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A request from your boss

Listen to some requests from a manager to practise and improve your listening skills..

Do the preparation task first. Then listen to the audio and do the exercises.

Discussion

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Language level

Beginner: A1

Comments

Hello raygupta87,

Yes, the verb 'help' can be followed by either a bare infinitive or an infinitive with 'to', so both forms are correct.

 

Peter

The LearnEnglish Team

I would likes to help my 3 sond.

Did you mean sons in this sentence?
If yes, I think you could say that way:
I would like to help my 3 sons.
Sorry for my comment - I learn too.

Why do you use expressin " .. sometime in the next two or three weeks". I think it will be " sometime next week".
Later you use " I can visit them next week ". And later : " .. give a presentation to our managers next month" and later: " sometime in the next two or three weeks".
Please explain it to me. Thanks

Hello chriswar,

'Sometime next week' refers to a calendar (Monday-Sunday) week. For example, if I say this on Wednesday the 13th then it describes the period from Monday the 18th to Sunday the 24th.

'Sometime in the next week' refers to a seven-day period starting from now. For example, if I say this on Wednesday the 13th then it describes the period from Wednesday the 13th to Wednesday the 20th. Obviously, 'sometime in the next two or three weeks' would refer to a similar, but longer period.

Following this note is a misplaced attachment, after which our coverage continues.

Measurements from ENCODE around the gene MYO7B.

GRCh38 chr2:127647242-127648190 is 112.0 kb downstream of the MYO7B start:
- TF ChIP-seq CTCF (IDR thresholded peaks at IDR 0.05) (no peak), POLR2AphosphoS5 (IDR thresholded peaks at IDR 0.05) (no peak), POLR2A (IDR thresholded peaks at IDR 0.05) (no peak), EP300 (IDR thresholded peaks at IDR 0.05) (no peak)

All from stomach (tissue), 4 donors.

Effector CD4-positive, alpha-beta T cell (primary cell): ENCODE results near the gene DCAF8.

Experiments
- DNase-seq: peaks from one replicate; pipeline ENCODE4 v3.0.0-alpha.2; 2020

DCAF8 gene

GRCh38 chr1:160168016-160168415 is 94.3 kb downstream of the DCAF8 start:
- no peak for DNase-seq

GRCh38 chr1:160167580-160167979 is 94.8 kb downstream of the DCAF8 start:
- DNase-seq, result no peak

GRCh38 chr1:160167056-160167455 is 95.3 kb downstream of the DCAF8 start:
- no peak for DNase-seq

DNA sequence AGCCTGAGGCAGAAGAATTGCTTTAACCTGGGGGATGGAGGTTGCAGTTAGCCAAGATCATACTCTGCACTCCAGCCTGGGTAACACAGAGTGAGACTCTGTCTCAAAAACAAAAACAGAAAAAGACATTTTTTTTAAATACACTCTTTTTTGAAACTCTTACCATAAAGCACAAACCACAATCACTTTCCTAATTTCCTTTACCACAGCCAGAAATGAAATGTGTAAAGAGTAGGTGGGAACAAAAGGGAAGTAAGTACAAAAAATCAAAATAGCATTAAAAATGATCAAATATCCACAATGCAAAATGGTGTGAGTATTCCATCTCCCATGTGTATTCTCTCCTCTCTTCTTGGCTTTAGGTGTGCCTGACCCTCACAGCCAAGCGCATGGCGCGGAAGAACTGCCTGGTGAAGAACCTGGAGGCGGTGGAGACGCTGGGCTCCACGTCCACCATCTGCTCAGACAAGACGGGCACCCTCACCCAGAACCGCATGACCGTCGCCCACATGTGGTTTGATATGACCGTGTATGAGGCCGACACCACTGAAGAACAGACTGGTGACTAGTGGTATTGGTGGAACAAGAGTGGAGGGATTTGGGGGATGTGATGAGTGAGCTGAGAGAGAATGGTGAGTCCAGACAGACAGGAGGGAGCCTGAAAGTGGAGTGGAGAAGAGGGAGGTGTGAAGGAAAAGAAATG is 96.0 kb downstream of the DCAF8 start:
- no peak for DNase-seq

The same principle applies to other similar phrases. For example, next month, last month, next year, last year all refer to calendar periods; the next month, the last month, the next year, the last year all refer to periods of time from the present moment into the future or past.

 

Peter

The LearnEnglish Team

Thank you very much Peter M. I understand everything now.

Why do you use expession "the customer" but not "customers"? You said later: " Can you send an email to the customer? Ask them ... . I don't undersatnd.

Hell chriswar,

It's very common in English to use the pronoun 'they' when we do not know or do not want to specify the gender of a person. It is the same as saying 'he or she' but is often preferred because a text using 'he or she' throughout can become quite inelegant, stylistically speaking.

This use of 'they' as a genderless singular pronoun is very old. You can find examples in Shakespeare and even earlier.

 

Peter

The LearnEnglish Team

Thank you Peter M. Your answers are very clear.

It's a golden tip. I've never seen it before. Thanks a lot, Peter!

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